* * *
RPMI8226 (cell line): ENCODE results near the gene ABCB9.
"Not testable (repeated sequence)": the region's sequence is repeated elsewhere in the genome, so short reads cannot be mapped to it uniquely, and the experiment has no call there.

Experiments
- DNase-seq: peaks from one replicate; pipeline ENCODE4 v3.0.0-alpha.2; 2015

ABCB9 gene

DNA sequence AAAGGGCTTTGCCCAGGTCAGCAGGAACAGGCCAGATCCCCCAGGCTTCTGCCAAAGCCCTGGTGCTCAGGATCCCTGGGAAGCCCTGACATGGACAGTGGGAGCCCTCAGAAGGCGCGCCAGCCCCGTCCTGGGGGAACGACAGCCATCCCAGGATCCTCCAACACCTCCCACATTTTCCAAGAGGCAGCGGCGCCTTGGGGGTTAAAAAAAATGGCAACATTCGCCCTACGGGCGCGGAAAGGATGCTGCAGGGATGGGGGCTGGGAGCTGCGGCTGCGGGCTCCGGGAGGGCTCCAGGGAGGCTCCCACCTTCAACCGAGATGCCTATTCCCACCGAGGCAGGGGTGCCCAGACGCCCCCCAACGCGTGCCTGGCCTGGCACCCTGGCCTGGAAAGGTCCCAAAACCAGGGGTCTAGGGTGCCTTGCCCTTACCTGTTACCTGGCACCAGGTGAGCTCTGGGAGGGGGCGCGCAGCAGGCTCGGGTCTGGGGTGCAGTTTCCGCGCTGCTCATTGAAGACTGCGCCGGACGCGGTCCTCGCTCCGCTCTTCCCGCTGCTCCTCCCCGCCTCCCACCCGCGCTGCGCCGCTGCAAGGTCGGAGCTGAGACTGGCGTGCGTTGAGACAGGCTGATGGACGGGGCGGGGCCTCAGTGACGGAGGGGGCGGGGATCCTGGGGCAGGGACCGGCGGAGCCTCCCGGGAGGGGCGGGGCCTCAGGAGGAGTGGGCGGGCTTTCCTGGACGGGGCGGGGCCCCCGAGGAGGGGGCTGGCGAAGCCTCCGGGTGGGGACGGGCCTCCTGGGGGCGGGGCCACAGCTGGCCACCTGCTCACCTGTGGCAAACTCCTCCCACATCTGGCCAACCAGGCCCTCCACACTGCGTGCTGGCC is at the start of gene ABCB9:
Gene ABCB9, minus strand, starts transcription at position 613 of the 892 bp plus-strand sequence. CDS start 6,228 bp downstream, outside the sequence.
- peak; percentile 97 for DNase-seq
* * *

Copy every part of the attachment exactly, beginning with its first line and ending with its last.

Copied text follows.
RPMI8226 (cell line): ENCODE results near the gene ABCB9.
"Not testable (repeated sequence)": the region's sequence is repeated elsewhere in the genome, so short reads cannot be mapped to it uniquely, and the experiment has no call there.

Experiments
- DNase-seq: peaks from one replicate; pipeline ENCODE4 v3.0.0-alpha.2; 2015

ABCB9 gene

DNA sequence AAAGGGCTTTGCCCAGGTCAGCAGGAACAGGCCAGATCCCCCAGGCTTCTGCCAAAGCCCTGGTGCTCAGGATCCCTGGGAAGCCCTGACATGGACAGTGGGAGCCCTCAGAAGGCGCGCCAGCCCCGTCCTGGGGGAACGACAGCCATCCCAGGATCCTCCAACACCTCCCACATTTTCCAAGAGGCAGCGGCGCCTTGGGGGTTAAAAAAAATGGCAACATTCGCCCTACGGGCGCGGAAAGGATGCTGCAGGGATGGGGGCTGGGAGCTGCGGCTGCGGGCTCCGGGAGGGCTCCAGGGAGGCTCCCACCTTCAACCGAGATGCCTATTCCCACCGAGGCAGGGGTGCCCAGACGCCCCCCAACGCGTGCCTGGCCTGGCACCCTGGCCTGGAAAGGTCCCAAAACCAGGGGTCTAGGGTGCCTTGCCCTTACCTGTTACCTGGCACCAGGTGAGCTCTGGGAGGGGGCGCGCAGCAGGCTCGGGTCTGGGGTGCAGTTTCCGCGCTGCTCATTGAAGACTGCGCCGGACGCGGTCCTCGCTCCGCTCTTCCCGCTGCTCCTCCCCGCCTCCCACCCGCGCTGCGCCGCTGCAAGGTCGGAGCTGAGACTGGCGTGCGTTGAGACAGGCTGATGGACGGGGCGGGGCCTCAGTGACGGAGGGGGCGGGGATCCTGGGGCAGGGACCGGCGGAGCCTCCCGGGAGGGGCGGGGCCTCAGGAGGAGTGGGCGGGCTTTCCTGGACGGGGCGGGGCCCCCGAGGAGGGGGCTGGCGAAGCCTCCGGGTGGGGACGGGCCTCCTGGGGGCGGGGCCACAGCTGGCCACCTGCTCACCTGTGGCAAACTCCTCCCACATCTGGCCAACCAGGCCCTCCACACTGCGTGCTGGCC is at the start of gene ABCB9:
Gene ABCB9, minus strand, starts transcription at position 613 of the 892 bp plus-strand sequence. CDS start 6,228 bp downstream, outside the sequence.
- peak; percentile 97 for DNase-seq